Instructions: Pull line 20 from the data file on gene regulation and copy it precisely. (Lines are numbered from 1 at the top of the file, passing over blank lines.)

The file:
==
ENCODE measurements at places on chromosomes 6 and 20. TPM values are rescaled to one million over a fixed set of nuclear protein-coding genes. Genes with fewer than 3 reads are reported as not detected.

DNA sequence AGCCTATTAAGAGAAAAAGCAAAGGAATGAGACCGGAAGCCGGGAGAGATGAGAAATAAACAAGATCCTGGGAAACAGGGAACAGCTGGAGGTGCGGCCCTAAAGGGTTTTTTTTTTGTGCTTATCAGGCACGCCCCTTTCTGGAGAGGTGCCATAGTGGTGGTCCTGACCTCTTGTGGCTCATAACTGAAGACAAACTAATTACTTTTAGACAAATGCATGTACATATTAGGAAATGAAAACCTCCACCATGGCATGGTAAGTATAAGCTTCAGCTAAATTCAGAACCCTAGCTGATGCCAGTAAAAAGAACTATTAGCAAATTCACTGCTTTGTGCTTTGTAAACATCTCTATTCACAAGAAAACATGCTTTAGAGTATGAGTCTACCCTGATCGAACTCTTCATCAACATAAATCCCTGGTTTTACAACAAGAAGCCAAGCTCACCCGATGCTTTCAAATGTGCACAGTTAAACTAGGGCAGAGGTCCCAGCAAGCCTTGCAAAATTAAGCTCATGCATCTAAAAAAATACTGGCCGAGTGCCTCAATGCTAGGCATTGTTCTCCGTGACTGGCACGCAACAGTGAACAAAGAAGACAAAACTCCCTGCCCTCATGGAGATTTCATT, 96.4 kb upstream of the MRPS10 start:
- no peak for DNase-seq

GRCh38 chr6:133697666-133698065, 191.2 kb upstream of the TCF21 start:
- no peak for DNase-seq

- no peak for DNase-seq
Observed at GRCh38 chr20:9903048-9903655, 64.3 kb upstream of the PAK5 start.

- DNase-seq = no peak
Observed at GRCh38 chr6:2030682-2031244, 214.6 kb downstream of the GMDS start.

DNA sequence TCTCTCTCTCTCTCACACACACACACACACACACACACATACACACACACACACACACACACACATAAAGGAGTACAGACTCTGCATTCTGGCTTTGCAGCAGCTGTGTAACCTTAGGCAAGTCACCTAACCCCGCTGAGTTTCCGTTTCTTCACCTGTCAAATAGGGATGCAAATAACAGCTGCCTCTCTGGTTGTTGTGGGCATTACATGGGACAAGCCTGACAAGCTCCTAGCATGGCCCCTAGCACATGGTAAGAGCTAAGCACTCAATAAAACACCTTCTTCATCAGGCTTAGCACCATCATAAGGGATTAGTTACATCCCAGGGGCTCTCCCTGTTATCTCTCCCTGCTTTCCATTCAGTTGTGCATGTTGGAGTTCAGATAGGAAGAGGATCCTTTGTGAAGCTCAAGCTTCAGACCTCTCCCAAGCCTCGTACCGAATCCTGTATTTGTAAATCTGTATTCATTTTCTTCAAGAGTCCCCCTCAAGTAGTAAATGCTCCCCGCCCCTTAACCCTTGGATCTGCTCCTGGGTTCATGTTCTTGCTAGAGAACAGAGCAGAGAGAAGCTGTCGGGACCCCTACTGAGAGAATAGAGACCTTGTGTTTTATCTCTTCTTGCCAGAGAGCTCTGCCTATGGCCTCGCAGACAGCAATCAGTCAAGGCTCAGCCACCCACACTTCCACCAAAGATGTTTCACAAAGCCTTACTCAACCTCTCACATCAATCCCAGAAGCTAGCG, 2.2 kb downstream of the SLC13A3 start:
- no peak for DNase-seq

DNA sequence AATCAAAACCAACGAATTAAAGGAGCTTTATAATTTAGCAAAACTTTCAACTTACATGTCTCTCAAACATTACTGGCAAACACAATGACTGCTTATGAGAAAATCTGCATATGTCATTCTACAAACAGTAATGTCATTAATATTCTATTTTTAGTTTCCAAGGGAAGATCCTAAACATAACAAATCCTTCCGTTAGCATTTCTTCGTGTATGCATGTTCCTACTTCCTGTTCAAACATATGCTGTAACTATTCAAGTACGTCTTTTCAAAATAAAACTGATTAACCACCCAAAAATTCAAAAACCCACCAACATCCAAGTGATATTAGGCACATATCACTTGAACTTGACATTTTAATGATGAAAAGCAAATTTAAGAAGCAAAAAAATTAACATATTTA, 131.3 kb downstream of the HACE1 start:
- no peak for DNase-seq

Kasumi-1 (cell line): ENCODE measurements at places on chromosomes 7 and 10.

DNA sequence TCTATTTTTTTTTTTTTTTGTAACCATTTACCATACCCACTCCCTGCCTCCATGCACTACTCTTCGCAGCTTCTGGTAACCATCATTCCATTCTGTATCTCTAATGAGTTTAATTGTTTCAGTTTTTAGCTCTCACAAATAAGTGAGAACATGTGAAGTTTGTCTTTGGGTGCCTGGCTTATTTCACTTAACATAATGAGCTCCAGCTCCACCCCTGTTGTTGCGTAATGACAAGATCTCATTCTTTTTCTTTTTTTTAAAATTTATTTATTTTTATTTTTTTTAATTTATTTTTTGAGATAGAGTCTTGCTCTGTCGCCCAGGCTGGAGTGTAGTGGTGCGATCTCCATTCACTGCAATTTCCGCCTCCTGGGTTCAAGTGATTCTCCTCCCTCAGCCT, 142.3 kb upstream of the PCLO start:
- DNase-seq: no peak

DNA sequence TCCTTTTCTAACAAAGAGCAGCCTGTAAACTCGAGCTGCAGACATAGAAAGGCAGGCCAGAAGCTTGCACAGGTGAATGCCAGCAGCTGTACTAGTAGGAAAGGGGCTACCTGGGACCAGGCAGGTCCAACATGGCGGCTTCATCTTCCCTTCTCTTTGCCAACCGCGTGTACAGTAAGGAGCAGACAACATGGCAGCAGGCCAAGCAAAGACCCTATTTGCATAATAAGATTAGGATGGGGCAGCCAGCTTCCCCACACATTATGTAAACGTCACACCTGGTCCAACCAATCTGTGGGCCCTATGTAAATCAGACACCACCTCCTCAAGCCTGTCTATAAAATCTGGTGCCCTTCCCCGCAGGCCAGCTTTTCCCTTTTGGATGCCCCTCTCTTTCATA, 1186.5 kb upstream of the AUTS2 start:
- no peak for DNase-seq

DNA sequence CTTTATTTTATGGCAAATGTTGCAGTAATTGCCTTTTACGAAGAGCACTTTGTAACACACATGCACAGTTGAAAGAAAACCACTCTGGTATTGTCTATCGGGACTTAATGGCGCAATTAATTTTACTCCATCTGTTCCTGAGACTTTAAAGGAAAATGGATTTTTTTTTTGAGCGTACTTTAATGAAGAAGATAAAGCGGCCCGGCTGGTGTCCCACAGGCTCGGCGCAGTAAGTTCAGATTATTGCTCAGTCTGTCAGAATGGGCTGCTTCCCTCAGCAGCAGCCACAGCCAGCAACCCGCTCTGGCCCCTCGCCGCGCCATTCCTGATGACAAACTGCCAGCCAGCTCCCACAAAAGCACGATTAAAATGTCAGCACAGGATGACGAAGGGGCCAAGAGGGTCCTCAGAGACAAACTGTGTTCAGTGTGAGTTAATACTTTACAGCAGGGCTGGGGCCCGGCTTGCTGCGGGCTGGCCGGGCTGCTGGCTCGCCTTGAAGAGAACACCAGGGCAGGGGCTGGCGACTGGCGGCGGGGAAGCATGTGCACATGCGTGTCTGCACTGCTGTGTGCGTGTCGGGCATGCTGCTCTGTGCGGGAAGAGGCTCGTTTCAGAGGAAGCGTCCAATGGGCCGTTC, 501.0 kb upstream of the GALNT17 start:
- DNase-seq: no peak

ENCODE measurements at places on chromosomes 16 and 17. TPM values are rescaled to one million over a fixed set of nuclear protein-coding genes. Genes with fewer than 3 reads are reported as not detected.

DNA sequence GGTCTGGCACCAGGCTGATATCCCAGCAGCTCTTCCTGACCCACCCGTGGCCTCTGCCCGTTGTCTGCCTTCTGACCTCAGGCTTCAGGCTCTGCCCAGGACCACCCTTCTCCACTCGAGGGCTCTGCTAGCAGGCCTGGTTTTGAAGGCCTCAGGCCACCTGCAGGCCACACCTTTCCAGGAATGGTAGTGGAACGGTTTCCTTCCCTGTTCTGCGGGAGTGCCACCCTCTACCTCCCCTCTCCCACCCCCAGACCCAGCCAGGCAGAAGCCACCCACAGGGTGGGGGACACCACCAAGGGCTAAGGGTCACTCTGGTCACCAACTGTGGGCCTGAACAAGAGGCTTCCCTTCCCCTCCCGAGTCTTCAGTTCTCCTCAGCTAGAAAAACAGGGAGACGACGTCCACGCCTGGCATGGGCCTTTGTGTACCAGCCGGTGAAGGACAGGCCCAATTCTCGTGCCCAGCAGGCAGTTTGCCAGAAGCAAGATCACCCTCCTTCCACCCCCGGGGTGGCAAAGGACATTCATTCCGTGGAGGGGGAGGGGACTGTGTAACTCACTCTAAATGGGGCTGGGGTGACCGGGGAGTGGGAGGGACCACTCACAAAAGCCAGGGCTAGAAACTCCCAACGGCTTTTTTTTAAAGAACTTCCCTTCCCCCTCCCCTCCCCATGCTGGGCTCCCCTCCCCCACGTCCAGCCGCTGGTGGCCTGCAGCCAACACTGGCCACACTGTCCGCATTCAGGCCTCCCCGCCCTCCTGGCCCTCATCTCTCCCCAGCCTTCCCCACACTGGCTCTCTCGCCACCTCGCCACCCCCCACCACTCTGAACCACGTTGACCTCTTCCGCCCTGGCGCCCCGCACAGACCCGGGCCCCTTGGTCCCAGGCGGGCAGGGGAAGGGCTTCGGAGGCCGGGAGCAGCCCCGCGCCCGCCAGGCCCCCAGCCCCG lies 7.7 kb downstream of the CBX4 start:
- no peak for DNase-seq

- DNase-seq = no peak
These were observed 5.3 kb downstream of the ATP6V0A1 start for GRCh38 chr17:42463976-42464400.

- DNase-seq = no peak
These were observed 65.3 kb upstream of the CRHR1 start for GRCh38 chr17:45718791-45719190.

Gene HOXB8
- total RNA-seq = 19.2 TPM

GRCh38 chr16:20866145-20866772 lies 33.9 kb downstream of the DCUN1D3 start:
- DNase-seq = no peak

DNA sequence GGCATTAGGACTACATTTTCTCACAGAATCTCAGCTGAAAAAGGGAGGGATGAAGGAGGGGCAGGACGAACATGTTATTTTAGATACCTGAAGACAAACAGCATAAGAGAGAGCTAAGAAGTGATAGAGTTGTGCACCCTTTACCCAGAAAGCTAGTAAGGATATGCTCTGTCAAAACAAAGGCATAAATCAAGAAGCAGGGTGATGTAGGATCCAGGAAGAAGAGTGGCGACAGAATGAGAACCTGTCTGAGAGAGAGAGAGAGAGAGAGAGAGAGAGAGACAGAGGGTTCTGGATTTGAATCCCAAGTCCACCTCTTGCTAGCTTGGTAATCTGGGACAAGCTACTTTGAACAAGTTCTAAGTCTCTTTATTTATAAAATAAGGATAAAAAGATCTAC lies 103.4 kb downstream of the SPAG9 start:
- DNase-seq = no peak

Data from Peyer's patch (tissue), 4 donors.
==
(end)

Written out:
- DNase-seq: no peak